This blessing is meant to be given at a wedding. After the informant’s grandfather grew too old to attend weddings and eventually passed away, the informant took it upon himself to perpetuate the blessing by telling it at family members’ weddings.

Analysis:

This blessing has a simple, literal, and obvious meaning. Clearly, its power comes not from its unique insight or wit, but rather from its emotional connection to a beloved and deceased family member.

folk metaphor
Folk speech

Every Rock Falls on My Head

Item (direct transcription):

Every rock falls on my head.

Background Information:

The informant learned this saying from his father. It means, “I get blamed for every problem.”

Contextual Information:

The informant says he uses this dite when he feels that he is being undeservedly blamed for something, especially if by his wife. However, he only uses the dite playfully or jokingly, not rhetorically. When he is truly upset or argumentative, he does not use this saying.

Analysis:

This saying meets all four of the canonical criteria for a dite. It is (1) short, (2) fixed-phrase, (3) metaphorical, and (4) not rhetorical.

Folk speech
Proverbs

If You Sleep With Dogs, You Wake Up With Fleas

Item (direct transcription):

If you sleep with dogs, you wake up with fleas.

Background Information:

The informant learned the proverb from her father.

To her, the proverb means that even if you’re “clean,” when you “consort, make friends, do business with, or associate with people who are doing things that you don’t want on you, it will end up on you. Then you could get punished for their acts.”

Contextual Information:

The informant says she would use this proverb to warn someone against associating with someone of questionable character.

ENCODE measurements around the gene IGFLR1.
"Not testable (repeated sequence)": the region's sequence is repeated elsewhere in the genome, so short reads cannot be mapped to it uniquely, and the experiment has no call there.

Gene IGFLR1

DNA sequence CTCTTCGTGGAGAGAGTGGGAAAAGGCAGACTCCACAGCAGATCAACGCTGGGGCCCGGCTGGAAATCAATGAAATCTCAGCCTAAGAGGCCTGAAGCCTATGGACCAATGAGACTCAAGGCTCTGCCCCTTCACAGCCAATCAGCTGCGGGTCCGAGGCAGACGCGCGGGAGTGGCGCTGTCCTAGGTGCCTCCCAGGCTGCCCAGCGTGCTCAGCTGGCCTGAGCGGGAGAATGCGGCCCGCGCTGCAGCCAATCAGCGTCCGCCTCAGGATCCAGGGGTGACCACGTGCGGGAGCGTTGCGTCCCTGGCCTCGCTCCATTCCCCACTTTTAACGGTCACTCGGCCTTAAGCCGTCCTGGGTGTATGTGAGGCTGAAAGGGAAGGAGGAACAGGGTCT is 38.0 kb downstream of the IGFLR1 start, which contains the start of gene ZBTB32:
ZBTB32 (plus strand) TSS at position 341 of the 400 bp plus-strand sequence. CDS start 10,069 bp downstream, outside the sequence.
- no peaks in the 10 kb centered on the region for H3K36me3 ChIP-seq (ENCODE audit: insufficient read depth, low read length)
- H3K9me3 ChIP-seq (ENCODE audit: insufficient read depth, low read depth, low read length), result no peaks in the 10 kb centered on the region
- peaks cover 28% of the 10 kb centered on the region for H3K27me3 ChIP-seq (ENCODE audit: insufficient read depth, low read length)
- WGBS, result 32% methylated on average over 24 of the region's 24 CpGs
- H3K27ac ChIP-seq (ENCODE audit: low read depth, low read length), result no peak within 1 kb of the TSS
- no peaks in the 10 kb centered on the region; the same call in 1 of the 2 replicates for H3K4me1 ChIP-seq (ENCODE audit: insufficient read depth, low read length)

Analysis:

This saying meets all four of the canonical criteria for a proverb. It is (1) short, (2) fixed-phrase, (3) rhetorical, and (4) metaphorical.

Another version of this proverb was recorded by Benjamin Franklin in Poor Richard’s Almanac as “He that lieth down with dogs shall rise up with fleas.” This provides a terminus ante quem of 1758 for the proverb.

Folk speech
Proverbs

You Don’t Have to Look for Trouble; Trouble Finds You

Item (direct transcription):

You don’t have to look for trouble; trouble finds you.

Background Information:

The informant learned the proverb from her father.

To her, the proverb means that it’s foolish to take unnecessary risks in life, since even without “looking for trouble,” more than enough trouble is bound to work its way into your life.

Contextual Information:

The informant says she would use this proverb to warn someone against taking an unnecessary risk.

Analysis:

This saying meets at least three out of the four canonical criteria for a proverb. It is (1) short, (2) fixed-phrase, and (3) rhetorical. It is also somewhat metaphorical due to its personification of “trouble.”

Folk speech
Proverbs

You Can’t Put 6-Pounds in a 5-Pound Bag

Item (direct transcription):

You can’t put 6-pounds in a 5-pound bag.

Background Information:

The informant learned the proverb from her architecture mentor whom she worked for during her education. He would tell the proverb to his clients when they were requesting the impossible of him. In the context of architecture, the proverb means that there is only so much that can be fit into a finite amount of space, regardless of the skill or ingenuity of the architect.

The informant continues to use the proverb in the same way when consulting about architecture.

Contextual Information:

The informant says she would use the proverb when someone has unrealistic expectations for what can be fit into their house plans.

Analysis:

This saying meets all four of the canonical criteria for a proverb. It is (1) short, (2) fixed-phrase, (3) rhetorical, and (4) metaphorical.

This proverb is an example of occupational folklore for the occupation of architects.

Customs
Rituals, festivals, holidays